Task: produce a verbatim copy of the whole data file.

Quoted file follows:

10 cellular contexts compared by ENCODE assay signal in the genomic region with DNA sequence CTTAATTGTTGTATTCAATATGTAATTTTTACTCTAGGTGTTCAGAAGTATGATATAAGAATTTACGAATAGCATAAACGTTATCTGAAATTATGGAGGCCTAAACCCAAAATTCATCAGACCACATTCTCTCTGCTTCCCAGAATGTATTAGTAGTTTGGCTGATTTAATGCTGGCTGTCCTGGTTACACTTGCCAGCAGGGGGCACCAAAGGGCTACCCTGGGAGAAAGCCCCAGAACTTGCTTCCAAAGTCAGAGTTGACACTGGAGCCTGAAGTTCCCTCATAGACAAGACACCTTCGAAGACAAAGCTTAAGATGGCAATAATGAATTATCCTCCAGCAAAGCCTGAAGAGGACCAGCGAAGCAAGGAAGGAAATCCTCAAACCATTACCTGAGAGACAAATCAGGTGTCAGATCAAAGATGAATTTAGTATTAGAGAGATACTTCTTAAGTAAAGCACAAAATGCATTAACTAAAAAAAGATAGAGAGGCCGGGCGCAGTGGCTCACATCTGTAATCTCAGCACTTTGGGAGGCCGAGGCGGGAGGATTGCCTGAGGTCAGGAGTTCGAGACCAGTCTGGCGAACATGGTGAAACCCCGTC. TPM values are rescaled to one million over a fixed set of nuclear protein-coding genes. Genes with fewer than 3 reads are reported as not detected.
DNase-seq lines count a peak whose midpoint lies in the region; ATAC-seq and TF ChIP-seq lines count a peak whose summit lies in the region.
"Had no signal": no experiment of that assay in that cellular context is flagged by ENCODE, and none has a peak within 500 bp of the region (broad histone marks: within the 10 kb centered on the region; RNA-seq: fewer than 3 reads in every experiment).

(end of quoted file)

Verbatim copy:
10 cellular contexts compared by ENCODE assay signal in the genomic region with DNA sequence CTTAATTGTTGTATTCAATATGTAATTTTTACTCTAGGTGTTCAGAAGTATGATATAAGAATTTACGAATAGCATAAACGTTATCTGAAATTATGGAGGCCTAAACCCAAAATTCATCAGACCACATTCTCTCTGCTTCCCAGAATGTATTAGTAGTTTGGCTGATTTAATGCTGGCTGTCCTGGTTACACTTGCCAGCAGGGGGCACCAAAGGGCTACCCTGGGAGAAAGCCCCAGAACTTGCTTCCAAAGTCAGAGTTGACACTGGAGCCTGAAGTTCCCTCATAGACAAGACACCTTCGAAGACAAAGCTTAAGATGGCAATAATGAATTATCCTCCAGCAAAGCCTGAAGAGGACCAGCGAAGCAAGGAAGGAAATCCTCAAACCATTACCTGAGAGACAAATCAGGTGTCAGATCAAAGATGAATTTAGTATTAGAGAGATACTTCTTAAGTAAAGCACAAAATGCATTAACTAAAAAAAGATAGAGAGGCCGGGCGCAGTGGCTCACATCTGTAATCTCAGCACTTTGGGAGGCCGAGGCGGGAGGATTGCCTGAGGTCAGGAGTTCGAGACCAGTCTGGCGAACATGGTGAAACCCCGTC. TPM values are rescaled to one million over a fixed set of nuclear protein-coding genes. Genes with fewer than 3 reads are reported as not detected.
DNase-seq lines count a peak whose midpoint lies in the region; ATAC-seq and TF ChIP-seq lines count a peak whose summit lies in the region.
"Had no signal": no experiment of that assay in that cellular context is flagged by ENCODE, and none has a peak within 500 bp of the region (broad histone marks: within the 10 kb centered on the region; RNA-seq: fewer than 3 reads in every experiment).